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US unveils fresh sanctions on Russia after Navalny’s death

U.S. Treasury Secretary Janet Yellen testifies before the Senate Banking, Housing, and Urban Affairs Committee at the Dirksen Senate Office Building on Feb. 8 in Washington, D.C.  (Kevin Dietsch/Getty Images North America/TNS)
By Daniel Flatley Bloomberg News Bloomberg News

The U.S. unveiled its biggest one-day sanctions package against Russia since the invasion of Ukraine two years ago, targeting more than 500 people and entities in a fresh bid to squeeze the country’s economy and send a message over the death of dissident Alexey Navalny.

Sanctioned people and entities included Russia’s Mir payment system, a military drone manufacturer and its top staff, and three people linked to Navalny’s death earlier this month in a Russian prison. A State Department advisory said the moves – which also included pressure on Russia’s state-owned atomic energy company Rosatom Corp. – were aimed at “imposing additional costs on Russia for both its internal repression and foreign aggression.”

Just as important was what was left off the list: the U.S. largely avoided sanctions on Russia’s metals sector and held off major sanctions on energy amid wariness of economic shocks in an election year. That led to forecasts that Russia’s economy – which has largely withstood the sanctions campaign – would only continue grow.

“The latest announcements mark only an incremental tightening of the sanctions regime and we still estimate that Russia’s economy will expand by around 1% to 1.5% in 2024,” Alexander Isakov, Russia economist at Bloomberg Economics, said in a note. Sanctions on Mir will complicate Russia’s access to western technology “but aren’t likely to close those channels completely.”

The U.S. has already imposed sweeping sanctions affecting whole swaths of Russia’s economy and prominent oligarchs following the invasion of Ukraine. It’s acted in concert with European allies, which have also imposed about a dozen sanctions packages in a complementary bid to punish President Vladimir Putin and crimp his forces’ ability to wage war.

In fact, the Kremlin’s calculation that it would be able to outlast U.S. resolve appears to be paying off as billions in aid is stalled in the approval process in Congress, leaving Ukrainian troops short of the shells they need to hold off Putin’s forces.

Ukraine presidential adviser Mikhailo Podolyak said the only action that will scare Putin or Russia’s elites is to provide more weapons.

“Lots of weapons,” Podolyak wrote on X. “A really big amount of weapons for Ukraine. Long-range, anti-missile, anti-marine weapons. The rest is a fiction, delayed awareness, chronicling of the process, prolongation of the war.”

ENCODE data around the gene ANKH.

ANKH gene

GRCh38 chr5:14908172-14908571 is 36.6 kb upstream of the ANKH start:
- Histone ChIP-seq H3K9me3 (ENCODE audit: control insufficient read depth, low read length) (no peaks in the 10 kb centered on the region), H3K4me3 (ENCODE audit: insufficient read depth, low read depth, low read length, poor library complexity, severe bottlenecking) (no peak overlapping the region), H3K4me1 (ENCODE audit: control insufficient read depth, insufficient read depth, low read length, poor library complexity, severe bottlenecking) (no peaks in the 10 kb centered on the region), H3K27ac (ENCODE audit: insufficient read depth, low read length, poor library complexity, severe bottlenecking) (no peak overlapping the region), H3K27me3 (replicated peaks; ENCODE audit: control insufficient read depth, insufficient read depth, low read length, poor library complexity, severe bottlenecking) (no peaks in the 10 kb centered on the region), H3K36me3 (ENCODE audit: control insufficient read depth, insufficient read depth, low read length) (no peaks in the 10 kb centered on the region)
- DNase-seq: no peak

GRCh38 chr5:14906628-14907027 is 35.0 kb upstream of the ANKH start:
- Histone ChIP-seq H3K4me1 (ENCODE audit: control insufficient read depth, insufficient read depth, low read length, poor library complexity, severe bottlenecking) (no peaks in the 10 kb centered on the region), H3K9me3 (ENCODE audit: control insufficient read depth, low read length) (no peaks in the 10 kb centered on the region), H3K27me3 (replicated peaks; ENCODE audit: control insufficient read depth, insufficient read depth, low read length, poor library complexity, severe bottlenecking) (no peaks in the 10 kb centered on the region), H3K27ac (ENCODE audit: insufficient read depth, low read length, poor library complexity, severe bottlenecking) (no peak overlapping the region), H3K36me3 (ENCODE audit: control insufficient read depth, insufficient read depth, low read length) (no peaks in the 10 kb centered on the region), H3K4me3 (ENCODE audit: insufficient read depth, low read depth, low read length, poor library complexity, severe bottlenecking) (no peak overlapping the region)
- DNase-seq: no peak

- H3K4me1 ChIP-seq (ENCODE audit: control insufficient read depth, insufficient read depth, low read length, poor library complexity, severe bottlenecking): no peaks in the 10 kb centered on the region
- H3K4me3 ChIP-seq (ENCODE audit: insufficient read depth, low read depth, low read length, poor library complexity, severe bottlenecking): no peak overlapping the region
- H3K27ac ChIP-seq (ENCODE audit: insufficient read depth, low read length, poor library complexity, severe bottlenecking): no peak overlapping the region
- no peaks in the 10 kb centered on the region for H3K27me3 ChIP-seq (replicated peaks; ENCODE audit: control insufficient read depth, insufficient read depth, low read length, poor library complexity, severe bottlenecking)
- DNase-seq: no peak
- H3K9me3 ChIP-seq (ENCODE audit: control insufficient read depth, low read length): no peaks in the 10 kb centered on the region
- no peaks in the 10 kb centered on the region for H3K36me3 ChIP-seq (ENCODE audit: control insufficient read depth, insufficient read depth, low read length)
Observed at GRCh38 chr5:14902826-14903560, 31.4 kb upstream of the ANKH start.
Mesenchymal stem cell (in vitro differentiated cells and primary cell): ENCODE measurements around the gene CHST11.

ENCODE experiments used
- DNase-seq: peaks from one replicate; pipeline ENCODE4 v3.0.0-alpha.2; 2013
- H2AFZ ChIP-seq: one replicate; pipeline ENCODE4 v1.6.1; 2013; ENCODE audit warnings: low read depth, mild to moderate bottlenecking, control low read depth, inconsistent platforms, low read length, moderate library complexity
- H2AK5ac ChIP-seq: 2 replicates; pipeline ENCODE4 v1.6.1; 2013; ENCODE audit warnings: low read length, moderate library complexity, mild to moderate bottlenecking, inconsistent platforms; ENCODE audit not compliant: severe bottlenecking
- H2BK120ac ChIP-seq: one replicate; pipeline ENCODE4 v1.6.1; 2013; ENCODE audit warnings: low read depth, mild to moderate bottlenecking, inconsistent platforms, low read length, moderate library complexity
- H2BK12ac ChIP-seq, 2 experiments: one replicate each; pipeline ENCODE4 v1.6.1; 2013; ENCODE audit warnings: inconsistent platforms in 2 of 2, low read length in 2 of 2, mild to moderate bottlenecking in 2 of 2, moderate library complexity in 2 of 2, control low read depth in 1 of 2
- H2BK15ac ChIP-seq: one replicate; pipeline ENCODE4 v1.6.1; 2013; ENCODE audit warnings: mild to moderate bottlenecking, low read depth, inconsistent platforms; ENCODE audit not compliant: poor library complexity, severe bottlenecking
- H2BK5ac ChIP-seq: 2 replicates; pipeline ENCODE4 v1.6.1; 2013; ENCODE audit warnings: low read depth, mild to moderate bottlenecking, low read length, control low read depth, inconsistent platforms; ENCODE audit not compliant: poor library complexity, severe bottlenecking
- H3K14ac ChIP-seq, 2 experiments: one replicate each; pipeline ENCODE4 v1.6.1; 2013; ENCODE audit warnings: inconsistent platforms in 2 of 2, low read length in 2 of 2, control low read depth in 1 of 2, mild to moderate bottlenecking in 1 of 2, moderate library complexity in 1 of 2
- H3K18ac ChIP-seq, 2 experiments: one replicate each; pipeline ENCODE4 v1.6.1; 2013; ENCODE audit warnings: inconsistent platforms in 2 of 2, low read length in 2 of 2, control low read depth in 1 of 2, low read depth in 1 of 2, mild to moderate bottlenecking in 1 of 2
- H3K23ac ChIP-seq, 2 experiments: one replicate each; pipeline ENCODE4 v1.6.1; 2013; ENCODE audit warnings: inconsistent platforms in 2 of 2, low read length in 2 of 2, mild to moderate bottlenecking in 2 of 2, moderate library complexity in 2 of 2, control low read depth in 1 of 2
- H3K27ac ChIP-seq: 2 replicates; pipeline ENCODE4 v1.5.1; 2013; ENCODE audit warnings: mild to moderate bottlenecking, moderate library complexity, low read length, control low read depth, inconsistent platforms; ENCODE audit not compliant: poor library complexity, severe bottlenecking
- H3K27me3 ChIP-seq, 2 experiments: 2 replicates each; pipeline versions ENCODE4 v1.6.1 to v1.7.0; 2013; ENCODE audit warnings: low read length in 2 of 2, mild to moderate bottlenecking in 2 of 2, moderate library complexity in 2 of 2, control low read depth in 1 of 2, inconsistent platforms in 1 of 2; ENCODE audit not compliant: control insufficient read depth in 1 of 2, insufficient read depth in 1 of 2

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None of the people or entities targeted Friday were especially well known. That highlighted how the U.S. and European nations have already imposed harsh penalties and export controls on the most significant sectors of the Russian economy in the days after the invasion.

That includes freezing the country’s central bank assets and cutting several of its banks off the Swift financial messaging system. A price cap on Russian oil was introduced in the summer of 2022 and implemented in December of that year, targeting Putin’s most lucrative commodity.

At the same time, the U.S. has held off a more severe clampdown on Russian oil sales for fear of causing a surge in crude prices – a politically perilous scenario during an election year. The U.S. has also resisted singling out Russia’s metals sector. In 2018, aluminum surged in response to sanctions imposed on Russians including United Co. Rusal International PJSC. Those sanctions were later unwound.

Russia has also managed to defy the oil price cap, finding willing buyers among allies such as China. Other nations including North Korea and Iran have kept it supplied with munitions to press ahead with the fight in Ukraine.

At the same time, support for Ukraine is wavering the U.S. A bill to provide Ukraine another $60 billion in weapons and munitions is stalled in the House of Representatives, with Republican lawmakers refusing to let it go ahead. Former President Donald Trump, the presumptive Republican nominee for the 2024 presidential election, has come out strongly against it, leading many of his supporters in Congress to abandon it.

The U.S. will also take further action to enforce the price cap, Deputy Secretary Wally Adeyemo was set to say in a speech at the Council on Foreign Relations later Friday.

“In order to pay for this brutal war, the Kremlin is mortgaging the future of the Russian people,” Adeyemo will say, according to his prepared remarks. “While GDP is higher than projected, it’s largely due to the 70 percent increase in military spending, which has driven inflation higher and has taken the place of critical investments in Russia’s people and future.”

The sanctions also target companies that provide optics, navigational instruments, software and hardware to the Russian military.

A handful of Chinese companies, primarily microelectronics firms, were also sanctioned. Adeyemo said in a call with reporters that while U.S. officials continue to engage with the Chinese government to try to curtail these shipments, they have increasingly gone to the companies themselves and offered them a choice between doing business with Russia or doing business with the U.S.